Faulty Breaks!

By John Cartwright

Why does so much of our football resemble driving a car downhill at speed with no brakes? Uncontrolled speed has become a major part of our game which, allied to a lack of playing skills, has brought chaos rather than class to football here. From the Referee’s first whistle to the last, we play the thoughtful and skilful game of football as if it were a contest of ‘fitness first’ and ‘full steam ahead’. With little time for players to think, look or make correct decisions, the poor old football often resembles a bullet ricocheting from one scrimmage to another.

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Where are the players, ‘home-bred or imported’ with the playing quality to play the game with both the skill and game understanding and who are capable of selecting the correct time for ‘speeding or cruising’? Subtlety and cleverness in using selective injections of speed into a game have been eroded in favour of ‘panic attack’ football that demands all-out effort all of the time! Giving 100% effort should not mean 100% of ‘chase and fight’, it should mean playing the game using all the qualities required — and should include, calm control and game awareness.

The present playing ‘hullabaloo’ is devoid of the awareness to select when to play quickly and when to shift into cruising speed. The use of fast counter-attack tactics can be extremely beneficial against teams who defend in depth. However, if or when an opposing team manages to recover their defensive positioning to halt or slow-down the attack a problem occurs in our game —- we can’t put our ‘foot on the brakes’! Instead of reappraising the situation and reconnoitre for other attacking opportunities, we try to maintain the original attacking speed regardless of the chance of success. Our crowds demand speed and irrespective of its value at the time ……. we give it to them….. ‘crash-bang-wallop’!

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The teaching and use of speed variations in our game must be high on the list for coaches. The frequent waste of possession through playing at unnecessary speed is a major problem in our game — it produces a frenzied aspect where calmness and creativity should dominate. Our foreign opponents seem to have more control over the use of speed than we do. They are more adept at playing as game situations demand. Many overseas countries have spent valuable time developing players with high levels of individual skill. The value of having such skilful qualities is clearly displayed in situations when decisions on varying playing speeds need to be made.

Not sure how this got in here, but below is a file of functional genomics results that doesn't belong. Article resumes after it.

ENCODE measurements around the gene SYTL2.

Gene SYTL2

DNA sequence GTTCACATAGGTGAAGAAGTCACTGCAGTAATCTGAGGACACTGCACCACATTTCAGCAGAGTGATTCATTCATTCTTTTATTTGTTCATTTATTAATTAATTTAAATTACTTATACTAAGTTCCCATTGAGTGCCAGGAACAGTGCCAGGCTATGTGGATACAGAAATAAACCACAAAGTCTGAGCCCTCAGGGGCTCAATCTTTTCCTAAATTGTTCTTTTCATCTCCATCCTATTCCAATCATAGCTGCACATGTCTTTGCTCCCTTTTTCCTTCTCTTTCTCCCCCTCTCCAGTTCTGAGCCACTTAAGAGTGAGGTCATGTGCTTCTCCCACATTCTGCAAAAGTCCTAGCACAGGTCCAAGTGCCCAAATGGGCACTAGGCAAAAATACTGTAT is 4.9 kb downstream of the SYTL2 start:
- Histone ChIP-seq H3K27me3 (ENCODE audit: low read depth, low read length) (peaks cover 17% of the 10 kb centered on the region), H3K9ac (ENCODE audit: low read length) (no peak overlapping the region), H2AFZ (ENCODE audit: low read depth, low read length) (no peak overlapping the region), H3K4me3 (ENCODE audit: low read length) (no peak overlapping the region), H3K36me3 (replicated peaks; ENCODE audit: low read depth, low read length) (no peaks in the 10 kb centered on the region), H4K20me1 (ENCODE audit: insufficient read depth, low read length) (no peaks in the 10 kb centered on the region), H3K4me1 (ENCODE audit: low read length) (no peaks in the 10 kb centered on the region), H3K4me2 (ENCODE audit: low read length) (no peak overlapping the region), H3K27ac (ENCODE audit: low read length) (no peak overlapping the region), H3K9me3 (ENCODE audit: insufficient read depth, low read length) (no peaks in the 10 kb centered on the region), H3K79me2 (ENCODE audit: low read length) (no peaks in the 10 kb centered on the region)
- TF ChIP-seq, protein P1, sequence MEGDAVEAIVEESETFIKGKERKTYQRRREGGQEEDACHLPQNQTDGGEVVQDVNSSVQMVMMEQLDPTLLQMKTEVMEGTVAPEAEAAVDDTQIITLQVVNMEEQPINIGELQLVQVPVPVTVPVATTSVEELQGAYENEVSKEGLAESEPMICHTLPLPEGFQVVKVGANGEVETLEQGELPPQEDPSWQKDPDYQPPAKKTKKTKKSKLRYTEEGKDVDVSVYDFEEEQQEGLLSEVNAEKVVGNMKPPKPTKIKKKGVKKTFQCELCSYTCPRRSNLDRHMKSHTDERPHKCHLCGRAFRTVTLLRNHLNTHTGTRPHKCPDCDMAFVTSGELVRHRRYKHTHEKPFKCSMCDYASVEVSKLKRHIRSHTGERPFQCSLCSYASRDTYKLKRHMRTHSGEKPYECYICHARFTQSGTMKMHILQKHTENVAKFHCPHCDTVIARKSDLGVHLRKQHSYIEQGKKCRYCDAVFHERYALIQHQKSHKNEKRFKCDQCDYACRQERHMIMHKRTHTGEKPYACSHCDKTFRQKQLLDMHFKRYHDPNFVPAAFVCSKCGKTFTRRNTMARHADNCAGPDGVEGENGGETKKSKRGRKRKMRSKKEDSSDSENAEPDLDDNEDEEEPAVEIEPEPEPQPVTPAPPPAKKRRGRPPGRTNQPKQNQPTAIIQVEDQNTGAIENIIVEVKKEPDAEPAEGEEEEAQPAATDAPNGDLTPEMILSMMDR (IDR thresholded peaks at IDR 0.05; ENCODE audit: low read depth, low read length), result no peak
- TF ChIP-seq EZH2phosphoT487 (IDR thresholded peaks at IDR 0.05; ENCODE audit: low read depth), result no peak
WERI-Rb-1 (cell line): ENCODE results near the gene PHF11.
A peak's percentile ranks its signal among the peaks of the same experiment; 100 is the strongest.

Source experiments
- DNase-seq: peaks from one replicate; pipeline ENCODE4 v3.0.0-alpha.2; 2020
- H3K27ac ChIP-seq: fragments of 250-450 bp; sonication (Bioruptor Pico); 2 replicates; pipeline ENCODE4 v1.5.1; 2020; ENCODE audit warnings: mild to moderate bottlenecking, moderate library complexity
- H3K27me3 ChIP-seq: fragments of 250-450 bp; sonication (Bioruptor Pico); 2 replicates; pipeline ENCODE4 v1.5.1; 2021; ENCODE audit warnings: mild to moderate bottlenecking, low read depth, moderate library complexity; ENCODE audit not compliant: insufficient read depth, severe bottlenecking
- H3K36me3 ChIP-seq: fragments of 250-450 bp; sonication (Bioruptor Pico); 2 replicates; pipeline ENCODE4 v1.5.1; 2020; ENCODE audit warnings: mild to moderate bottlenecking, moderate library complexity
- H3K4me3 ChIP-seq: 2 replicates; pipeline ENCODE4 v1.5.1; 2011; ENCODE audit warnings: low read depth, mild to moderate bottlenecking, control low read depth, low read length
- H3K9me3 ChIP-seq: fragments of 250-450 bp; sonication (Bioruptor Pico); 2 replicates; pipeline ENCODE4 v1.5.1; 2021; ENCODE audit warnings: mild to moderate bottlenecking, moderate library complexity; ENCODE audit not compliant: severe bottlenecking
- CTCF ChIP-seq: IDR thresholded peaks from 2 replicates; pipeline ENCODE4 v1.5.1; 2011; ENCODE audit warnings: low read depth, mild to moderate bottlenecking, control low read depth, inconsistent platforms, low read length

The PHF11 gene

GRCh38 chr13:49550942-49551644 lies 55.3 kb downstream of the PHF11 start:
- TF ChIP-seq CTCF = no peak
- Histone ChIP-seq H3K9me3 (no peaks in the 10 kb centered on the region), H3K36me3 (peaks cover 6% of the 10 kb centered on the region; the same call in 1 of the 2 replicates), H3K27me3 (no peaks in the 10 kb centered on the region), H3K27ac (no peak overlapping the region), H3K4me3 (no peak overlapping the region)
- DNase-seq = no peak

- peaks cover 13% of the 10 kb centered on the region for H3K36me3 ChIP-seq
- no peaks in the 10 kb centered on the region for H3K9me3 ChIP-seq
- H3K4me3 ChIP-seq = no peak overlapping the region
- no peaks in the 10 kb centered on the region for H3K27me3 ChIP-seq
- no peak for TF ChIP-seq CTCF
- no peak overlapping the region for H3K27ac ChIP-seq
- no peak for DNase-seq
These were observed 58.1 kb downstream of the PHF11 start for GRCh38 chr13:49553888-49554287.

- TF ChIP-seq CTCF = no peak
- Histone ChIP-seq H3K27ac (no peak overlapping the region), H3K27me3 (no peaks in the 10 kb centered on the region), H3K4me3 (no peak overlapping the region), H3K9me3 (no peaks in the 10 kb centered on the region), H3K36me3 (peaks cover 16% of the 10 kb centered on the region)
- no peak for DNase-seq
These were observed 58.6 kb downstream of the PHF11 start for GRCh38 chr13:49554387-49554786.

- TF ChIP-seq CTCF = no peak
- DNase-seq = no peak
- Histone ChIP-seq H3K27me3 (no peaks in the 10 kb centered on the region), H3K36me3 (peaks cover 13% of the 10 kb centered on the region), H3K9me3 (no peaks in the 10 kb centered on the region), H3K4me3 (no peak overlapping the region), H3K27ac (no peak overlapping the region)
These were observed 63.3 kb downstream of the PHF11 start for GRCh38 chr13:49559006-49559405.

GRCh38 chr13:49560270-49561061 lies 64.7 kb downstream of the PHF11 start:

We need to make vital changes to our development methods and speed awareness must be part of those changes.

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20 thoughts on “Faulty Breaks!

  1. Its interesting to hear the punditry of all the former man utd players on TV.
    Not one of them seems to have learnt alot whilst playing as they all want it quick and play forward asap.
    The WSL leaders play the skilless game and rely on brute force and the 2nd ball game.
    It seems that some younger players do and play with more thought but it is not what will get you in the wsl 1st team.

  2. Hi all. Sorry about the wrong spelling of the blog’s title. ……all speed and no no composure at the computer!

  3. Actually the different spelling is a truism!! So called fast breaks on the counter attack are so often in a thoughtless straight line into a fight situation.In wide situations this is especially true as you see players running in to narrow crowded corridors instead of going where the space is.With full time pro’s this could be a theme added in to the gamestyle – they have plenty of time to work on it!! Clever breaks instead of faulty breaks could be the result.

  4. Hi Dirk, I think the United pundits are actually talking about a change of pace not playing quickly all the time. United’s recent history has included dribblers and wingers (from Best, Morgan, Hill and Coppell, to Giggs, Ronaldo, Valencia who counter attack with speed, accuracy and use changes of pace. Van Gaal seems to be prepared to dominate the ball, but without the traditional injections of pace for which United are known. Together with an ‘appreciation’ of the Galactico ‘model’, we are led to believe, perhaps Van Gall is attempting to adjust United’s identity.

    • Hi Steve. Whichever way United go tactically the decision-making on when to play at a fast pace and when to switch to cruise control to prepare for another injection of attacking speed when an opportunity is possible needs to be recognised. Our game tends to go at full pace irrespective of attacking opportunities. ‘Fightball’ tends to be the result. Football is a clever game, we have ‘brutalised’ it using force and not finesse as an answer to all the questions the playing of the game poses.

      • Late response, John, apologies. I tend to agree but feel that United (and probably Liverpool when they were dominant) had that recognition of when to inject pace and when to ‘rest with the ball’ and probe for openings; lulling teams into a false sense of security before pouncing when the opportunity presented itself. I am told (I haven’t seen them) that there are statistics which shows that the highest average speed of play is in the Premier League but the highest actual speed of play happens in European leagues, which potentially underpins what we already observe and perhaps illustrates why our players are ‘tired’ when they go to international competitions. They are playing flat out all year whereas players who play in other leagues are less so.